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Semin Immunol. 2018 Jun;37:66-73. doi: 10.1016/j.smim.2018.02.008. Epub 2018 Feb 24.

The intestinal complement system in inflammatory bowel disease: Shaping intestinal barrier function.

Author information

1
Institute of Nutritional Medicine, Molecular Gastroenterology, University Hospital Schleswig-Holstein, Campus Lübeck, Ratzeburger Allee 160, 23538 Lübeck, Germany; 1st Department of Medicine, Section of Nutritional Medicine, University Hospital Schleswig-Holstein, Campus Lübeck, Ratzeburger Allee 160, 23538 Lübeck, Germany.
2
Institute for Systemic Inflammation Research, University of Lübeck, Ratzeburger Allee 160, 23538 Lübeck, Germany; Division of Transplant Immunology and Mucosal Biology, Medical Research Council Centre for Transplantation, King's College London, Guy's Hospital, Great Maze Pond, London SE1 9RT, UK; Laboratory of Molecular Immunology and the Immunology Center, National Heart, Lung, and Blood Institute, National Institutes of Health, Bethesda, MD 20892, USA.
3
Institute of Nutritional Medicine, Molecular Gastroenterology, University Hospital Schleswig-Holstein, Campus Lübeck, Ratzeburger Allee 160, 23538 Lübeck, Germany. Electronic address: Stefanie.derer@uksh.de.

Abstract

The complement system is part of innate sensor and effector systems such as the Toll-like receptors (TLRs). It recognizes and quickly systemically and/or locally respond to microbial-associated molecular patterns (MAMPs) with a tailored defense reaction. MAMP recognition by intestinal epithelial cells (IECs) and appropriate immune responses are of major importance for the maintenance of intestinal barrier function. Enterocytes highly express various complement components that are suggested to be pivotal for proper IEC function. Appropriate activation of the intestinal complement system seems to play an important role in the resolution of chronic intestinal inflammation, while over-activation and/or dysregulation may worsen intestinal inflammation. Mice deficient for single complement components suffer from enhanced intestinal inflammation mimicking the phenotype of patients with chronic inflammatory bowel disease (IBD) such as Crohn's disease (CD) or ulcerative colitis (UC). However, the mechanisms leading to complement expression in IECs seem to differ markedly between UC and CD patients. Hence, how IECs, intestinal bacteria and epithelial cell expressed complement components interact in the course of IBD still remains to be mostly elucidated to define potential unique patterns contributing to the distinct subtypes of intestinal inflammation observed in CD and UC.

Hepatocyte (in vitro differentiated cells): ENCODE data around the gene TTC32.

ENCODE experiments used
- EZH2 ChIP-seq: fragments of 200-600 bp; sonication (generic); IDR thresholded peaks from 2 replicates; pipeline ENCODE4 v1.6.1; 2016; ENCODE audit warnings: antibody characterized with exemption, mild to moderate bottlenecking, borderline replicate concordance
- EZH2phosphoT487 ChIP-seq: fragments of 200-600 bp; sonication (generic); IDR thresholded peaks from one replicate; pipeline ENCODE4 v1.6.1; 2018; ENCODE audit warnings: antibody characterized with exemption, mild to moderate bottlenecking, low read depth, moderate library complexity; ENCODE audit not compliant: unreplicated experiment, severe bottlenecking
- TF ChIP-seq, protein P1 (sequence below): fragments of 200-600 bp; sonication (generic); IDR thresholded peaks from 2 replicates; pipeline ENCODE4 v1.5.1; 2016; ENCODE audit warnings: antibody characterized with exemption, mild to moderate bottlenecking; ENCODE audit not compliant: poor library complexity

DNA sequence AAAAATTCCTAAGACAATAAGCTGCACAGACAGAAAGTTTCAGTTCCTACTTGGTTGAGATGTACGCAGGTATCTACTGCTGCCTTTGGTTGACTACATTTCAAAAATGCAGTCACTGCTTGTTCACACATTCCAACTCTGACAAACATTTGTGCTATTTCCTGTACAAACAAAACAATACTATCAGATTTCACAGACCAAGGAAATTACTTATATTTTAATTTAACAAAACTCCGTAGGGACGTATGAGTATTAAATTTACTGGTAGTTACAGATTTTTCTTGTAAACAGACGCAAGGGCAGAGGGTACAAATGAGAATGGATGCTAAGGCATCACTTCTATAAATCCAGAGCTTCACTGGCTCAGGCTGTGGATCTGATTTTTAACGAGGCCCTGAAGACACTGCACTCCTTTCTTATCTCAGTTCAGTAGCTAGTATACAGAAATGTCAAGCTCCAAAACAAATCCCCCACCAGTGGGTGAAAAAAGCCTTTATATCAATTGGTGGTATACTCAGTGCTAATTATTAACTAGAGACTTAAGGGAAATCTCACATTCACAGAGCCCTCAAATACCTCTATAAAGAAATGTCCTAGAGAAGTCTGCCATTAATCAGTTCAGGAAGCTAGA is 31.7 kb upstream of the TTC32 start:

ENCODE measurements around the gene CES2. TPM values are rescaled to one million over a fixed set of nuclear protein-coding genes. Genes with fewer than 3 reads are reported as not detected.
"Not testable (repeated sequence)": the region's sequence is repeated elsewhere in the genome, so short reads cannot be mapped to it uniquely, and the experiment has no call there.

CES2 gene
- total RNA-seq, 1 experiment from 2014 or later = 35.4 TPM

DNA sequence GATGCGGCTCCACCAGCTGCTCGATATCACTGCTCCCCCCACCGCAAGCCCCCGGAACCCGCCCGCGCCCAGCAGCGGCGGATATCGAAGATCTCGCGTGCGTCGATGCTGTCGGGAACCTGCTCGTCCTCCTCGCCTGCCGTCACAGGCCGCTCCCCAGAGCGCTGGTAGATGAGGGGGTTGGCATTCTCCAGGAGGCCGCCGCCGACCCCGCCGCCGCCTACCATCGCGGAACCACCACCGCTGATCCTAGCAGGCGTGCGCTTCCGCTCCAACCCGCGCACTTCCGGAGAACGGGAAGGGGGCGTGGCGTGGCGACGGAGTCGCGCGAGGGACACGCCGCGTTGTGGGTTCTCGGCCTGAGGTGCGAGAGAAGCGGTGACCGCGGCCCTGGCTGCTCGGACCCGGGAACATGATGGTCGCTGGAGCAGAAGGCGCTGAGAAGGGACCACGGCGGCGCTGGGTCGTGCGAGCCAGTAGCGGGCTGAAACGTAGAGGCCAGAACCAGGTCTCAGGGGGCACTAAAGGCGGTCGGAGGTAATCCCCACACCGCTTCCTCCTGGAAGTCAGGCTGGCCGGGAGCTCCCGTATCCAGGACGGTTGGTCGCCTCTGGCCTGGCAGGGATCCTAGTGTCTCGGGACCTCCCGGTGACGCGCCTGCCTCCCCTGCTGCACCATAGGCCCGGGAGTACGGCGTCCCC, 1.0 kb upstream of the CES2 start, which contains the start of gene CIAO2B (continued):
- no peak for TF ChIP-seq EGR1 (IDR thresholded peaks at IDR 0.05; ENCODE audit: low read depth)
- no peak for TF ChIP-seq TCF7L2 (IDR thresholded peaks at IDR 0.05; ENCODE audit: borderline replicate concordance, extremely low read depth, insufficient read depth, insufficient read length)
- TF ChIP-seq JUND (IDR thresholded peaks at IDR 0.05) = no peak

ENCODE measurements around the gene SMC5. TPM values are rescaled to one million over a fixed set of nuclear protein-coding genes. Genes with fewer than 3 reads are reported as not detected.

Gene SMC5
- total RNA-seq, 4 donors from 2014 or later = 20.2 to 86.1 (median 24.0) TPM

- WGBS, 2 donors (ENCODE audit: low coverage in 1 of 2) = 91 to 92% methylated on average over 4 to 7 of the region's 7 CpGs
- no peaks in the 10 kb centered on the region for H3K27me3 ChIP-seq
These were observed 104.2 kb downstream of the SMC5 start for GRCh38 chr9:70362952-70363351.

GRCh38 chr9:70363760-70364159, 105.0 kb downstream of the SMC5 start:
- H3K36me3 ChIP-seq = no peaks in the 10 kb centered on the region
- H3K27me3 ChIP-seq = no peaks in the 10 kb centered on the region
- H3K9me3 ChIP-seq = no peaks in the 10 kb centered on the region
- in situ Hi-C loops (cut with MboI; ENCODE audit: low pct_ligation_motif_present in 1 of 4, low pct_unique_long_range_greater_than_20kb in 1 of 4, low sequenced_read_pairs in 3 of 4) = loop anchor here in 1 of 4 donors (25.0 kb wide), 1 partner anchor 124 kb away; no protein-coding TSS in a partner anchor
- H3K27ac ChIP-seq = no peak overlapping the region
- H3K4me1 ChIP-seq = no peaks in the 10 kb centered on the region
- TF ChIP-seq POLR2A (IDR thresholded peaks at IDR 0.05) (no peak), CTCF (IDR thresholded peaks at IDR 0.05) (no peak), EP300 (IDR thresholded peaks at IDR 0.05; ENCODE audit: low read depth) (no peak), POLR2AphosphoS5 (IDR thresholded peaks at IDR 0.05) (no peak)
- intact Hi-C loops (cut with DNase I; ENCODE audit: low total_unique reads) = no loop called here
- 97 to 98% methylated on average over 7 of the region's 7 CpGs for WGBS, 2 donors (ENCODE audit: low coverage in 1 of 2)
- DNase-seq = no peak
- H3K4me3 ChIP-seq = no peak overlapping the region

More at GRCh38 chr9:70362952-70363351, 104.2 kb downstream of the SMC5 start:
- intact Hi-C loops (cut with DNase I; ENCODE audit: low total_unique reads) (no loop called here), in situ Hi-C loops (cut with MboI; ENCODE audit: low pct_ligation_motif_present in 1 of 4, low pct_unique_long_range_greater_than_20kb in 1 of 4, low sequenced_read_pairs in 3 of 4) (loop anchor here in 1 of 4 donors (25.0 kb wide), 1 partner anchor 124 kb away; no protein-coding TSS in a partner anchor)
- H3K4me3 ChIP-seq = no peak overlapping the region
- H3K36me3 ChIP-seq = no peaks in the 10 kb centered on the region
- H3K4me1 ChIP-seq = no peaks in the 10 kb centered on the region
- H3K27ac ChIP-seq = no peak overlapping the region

KEYWORDS:

Chronic inflammatory bowel disease; Complement system; Crohn’s disease; Intestinal epithelial cells; Ulcerative colitis

PMID:
29486961
DOI:
10.1016/j.smim.2018.02.008
[Indexed for MEDLINE]

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